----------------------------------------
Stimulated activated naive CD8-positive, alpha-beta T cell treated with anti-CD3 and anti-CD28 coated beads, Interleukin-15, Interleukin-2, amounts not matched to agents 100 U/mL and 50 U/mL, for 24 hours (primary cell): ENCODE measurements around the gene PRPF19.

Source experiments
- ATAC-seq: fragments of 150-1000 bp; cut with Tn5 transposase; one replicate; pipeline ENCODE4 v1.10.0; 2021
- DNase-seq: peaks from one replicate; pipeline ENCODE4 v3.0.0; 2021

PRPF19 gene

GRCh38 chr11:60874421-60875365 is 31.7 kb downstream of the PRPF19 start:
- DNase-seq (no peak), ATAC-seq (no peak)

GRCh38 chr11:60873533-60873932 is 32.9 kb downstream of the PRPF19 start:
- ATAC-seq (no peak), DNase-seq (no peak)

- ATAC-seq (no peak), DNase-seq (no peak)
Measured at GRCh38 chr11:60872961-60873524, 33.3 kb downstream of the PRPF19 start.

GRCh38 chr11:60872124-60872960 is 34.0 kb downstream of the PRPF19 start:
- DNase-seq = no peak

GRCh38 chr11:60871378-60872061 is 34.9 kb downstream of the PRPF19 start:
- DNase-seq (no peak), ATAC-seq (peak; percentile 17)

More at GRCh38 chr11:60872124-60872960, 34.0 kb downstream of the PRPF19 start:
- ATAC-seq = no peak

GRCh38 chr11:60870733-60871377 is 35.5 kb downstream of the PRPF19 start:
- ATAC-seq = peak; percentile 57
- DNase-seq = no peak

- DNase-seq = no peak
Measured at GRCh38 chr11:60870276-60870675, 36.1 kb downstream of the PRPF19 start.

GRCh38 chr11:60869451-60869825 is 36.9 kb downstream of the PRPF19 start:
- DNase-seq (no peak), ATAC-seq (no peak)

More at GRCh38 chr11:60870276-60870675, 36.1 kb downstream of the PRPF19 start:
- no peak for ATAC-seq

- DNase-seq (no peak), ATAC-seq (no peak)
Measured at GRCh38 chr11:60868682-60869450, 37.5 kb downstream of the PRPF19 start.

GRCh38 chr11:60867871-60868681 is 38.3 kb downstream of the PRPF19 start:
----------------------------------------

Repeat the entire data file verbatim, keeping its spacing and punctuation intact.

Stimulated activated naive CD8-positive, alpha-beta T cell treated with anti-CD3 and anti-CD28 coated beads, Interleukin-15, Interleukin-2, amounts not matched to agents 100 U/mL and 50 U/mL, for 24 hours (primary cell): ENCODE measurements around the gene PRPF19.

Source experiments
- ATAC-seq: fragments of 150-1000 bp; cut with Tn5 transposase; one replicate; pipeline ENCODE4 v1.10.0; 2021
- DNase-seq: peaks from one replicate; pipeline ENCODE4 v3.0.0; 2021

PRPF19 gene

GRCh38 chr11:60874421-60875365 is 31.7 kb downstream of the PRPF19 start:
- DNase-seq (no peak), ATAC-seq (no peak)

GRCh38 chr11:60873533-60873932 is 32.9 kb downstream of the PRPF19 start:
- ATAC-seq (no peak), DNase-seq (no peak)

- ATAC-seq (no peak), DNase-seq (no peak)
Measured at GRCh38 chr11:60872961-60873524, 33.3 kb downstream of the PRPF19 start.

GRCh38 chr11:60872124-60872960 is 34.0 kb downstream of the PRPF19 start:
- DNase-seq = no peak

GRCh38 chr11:60871378-60872061 is 34.9 kb downstream of the PRPF19 start:
- DNase-seq (no peak), ATAC-seq (peak; percentile 17)

More at GRCh38 chr11:60872124-60872960, 34.0 kb downstream of the PRPF19 start:
- ATAC-seq = no peak

GRCh38 chr11:60870733-60871377 is 35.5 kb downstream of the PRPF19 start:
- ATAC-seq = peak; percentile 57
- DNase-seq = no peak

- DNase-seq = no peak
Measured at GRCh38 chr11:60870276-60870675, 36.1 kb downstream of the PRPF19 start.

GRCh38 chr11:60869451-60869825 is 36.9 kb downstream of the PRPF19 start:
- DNase-seq (no peak), ATAC-seq (no peak)

More at GRCh38 chr11:60870276-60870675, 36.1 kb downstream of the PRPF19 start:
- no peak for ATAC-seq

- DNase-seq (no peak), ATAC-seq (no peak)
Measured at GRCh38 chr11:60868682-60869450, 37.5 kb downstream of the PRPF19 start.

GRCh38 chr11:60867871-60868681 is 38.3 kb downstream of the PRPF19 start: